If we accept, therefore, as the DfE guidance appears to, that children and young people need to be fully informed about sex and relationships in all their diversity and complexity, then how, exactly, can we do that in ways that avoid the tensions and protests that keep emerging among politicians, parents, and other interest groups?
A youth-led approach to RSE
I’d suggest we return to the evidence and think about children and young people’s best interests. Some recent projects I’ve completed with teenagers, including one to co-design guidance for RSE teaching and another that explored experiences of relationships during lockdown, identified that the last thing they want is for adults to tell them what to think, feel, and do regarding sex and relationships. Whatever the ideological stance of the educator—traditional, faith-based, progressive, or otherwise—they aren’t interested and instead want to explore and make sense of different and competing ideas and narratives about gender, sex, sexuality, and relationships.
I’ve found that the debates going on around young people—both regarding their educational needs and rights and gender and sexual politics more generally—are, to them, just part of the ‘ecosystem’ of their socio-sexual lives and developmental processes. They quite like reflecting on it all and what it shows about social attitudes and meanings regarding sex and relationships. They want to discuss values and beliefs and be given the opportunity to explore the different ways that people understand sex and relationships.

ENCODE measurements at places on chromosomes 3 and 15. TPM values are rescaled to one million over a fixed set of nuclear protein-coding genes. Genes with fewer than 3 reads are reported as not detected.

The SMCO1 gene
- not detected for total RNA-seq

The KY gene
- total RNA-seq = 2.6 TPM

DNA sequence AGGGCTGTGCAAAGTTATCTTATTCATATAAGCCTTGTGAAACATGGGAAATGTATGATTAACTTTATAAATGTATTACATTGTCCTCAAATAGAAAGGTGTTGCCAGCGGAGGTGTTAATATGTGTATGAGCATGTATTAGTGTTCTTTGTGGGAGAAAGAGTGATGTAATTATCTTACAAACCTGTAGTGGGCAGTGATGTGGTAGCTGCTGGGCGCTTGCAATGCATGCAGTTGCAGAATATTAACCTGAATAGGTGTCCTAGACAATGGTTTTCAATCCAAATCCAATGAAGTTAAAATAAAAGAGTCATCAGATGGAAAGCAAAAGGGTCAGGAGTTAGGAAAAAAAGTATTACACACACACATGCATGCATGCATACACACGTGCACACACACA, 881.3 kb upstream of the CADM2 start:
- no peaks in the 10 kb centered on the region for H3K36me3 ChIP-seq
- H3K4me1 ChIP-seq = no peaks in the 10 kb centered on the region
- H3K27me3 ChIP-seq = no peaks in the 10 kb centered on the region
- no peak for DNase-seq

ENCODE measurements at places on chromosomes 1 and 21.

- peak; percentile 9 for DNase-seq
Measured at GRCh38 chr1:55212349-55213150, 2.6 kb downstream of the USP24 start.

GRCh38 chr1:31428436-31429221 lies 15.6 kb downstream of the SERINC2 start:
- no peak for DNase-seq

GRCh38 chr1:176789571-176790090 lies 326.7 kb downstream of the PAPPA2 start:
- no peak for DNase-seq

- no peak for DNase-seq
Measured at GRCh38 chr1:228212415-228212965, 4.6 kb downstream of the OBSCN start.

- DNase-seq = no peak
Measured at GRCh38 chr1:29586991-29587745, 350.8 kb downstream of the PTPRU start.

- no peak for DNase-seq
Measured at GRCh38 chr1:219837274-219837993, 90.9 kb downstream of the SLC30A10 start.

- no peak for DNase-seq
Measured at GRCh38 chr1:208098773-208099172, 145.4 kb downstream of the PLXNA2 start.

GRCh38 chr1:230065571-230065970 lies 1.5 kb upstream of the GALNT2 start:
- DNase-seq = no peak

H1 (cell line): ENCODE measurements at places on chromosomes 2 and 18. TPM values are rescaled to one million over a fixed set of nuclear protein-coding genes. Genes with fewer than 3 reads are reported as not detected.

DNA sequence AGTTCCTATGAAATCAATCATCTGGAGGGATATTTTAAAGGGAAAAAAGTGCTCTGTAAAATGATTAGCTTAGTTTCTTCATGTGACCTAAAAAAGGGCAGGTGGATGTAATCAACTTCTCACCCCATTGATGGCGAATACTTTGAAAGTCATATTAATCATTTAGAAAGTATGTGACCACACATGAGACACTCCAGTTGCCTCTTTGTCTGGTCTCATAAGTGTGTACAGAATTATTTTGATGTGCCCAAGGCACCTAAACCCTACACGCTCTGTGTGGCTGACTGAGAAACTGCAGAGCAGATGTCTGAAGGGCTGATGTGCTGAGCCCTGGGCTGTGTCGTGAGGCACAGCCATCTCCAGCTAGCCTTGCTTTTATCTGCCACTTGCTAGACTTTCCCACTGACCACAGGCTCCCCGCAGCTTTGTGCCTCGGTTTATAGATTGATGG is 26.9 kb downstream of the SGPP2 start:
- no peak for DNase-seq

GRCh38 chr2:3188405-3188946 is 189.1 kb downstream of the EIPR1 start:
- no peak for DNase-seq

Most of the young people I’ve spoken to feel they are on an affective and experiential journey when it comes to their socio-sexual development, and they want to be supported along this journey by adults who can help them reflect and develop and practice the skills and outlooks they need for positive, healthy, and ethical experiences and self-concepts. This means that for RSE to be effective and to have an impact it needs to be relevant to the conditions in which they find themselves, not just the hypothetical adults they may become. In turn, therefore, they also want and need to be able to raise concerns, ask questions, and get advice and answers from knowledgeable, competent, and credible adults.